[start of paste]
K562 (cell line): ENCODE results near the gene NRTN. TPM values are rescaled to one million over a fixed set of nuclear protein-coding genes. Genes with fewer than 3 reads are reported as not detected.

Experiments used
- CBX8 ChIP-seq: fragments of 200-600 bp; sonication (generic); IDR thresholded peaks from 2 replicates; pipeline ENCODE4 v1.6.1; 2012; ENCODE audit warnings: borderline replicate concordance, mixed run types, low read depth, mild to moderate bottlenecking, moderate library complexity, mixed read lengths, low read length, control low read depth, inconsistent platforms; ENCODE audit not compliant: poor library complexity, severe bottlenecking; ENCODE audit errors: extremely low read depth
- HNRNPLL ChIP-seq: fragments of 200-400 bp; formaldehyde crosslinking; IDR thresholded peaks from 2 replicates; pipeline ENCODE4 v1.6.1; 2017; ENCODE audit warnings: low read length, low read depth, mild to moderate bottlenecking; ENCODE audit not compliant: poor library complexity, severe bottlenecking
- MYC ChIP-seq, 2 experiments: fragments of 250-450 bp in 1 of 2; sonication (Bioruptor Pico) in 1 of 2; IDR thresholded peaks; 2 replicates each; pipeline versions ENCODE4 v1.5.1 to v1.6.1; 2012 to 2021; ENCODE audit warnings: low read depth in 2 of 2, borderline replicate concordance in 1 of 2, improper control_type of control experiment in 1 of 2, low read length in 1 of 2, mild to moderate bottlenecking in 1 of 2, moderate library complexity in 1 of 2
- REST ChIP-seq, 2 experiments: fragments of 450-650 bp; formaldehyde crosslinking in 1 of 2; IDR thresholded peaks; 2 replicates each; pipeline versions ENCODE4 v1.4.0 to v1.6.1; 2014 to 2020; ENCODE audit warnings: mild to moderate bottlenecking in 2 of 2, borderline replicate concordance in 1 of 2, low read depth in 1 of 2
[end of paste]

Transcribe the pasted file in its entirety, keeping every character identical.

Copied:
K562 (cell line): ENCODE results near the gene NRTN. TPM values are rescaled to one million over a fixed set of nuclear protein-coding genes. Genes with fewer than 3 reads are reported as not detected.

Experiments used
- CBX8 ChIP-seq: fragments of 200-600 bp; sonication (generic); IDR thresholded peaks from 2 replicates; pipeline ENCODE4 v1.6.1; 2012; ENCODE audit warnings: borderline replicate concordance, mixed run types, low read depth, mild to moderate bottlenecking, moderate library complexity, mixed read lengths, low read length, control low read depth, inconsistent platforms; ENCODE audit not compliant: poor library complexity, severe bottlenecking; ENCODE audit errors: extremely low read depth
- HNRNPLL ChIP-seq: fragments of 200-400 bp; formaldehyde crosslinking; IDR thresholded peaks from 2 replicates; pipeline ENCODE4 v1.6.1; 2017; ENCODE audit warnings: low read length, low read depth, mild to moderate bottlenecking; ENCODE audit not compliant: poor library complexity, severe bottlenecking
- MYC ChIP-seq, 2 experiments: fragments of 250-450 bp in 1 of 2; sonication (Bioruptor Pico) in 1 of 2; IDR thresholded peaks; 2 replicates each; pipeline versions ENCODE4 v1.5.1 to v1.6.1; 2012 to 2021; ENCODE audit warnings: low read depth in 2 of 2, borderline replicate concordance in 1 of 2, improper control_type of control experiment in 1 of 2, low read length in 1 of 2, mild to moderate bottlenecking in 1 of 2, moderate library complexity in 1 of 2
- REST ChIP-seq, 2 experiments: fragments of 450-650 bp; formaldehyde crosslinking in 1 of 2; IDR thresholded peaks; 2 replicates each; pipeline versions ENCODE4 v1.4.0 to v1.6.1; 2014 to 2020; ENCODE audit warnings: mild to moderate bottlenecking in 2 of 2, borderline replicate concordance in 1 of 2, low read depth in 1 of 2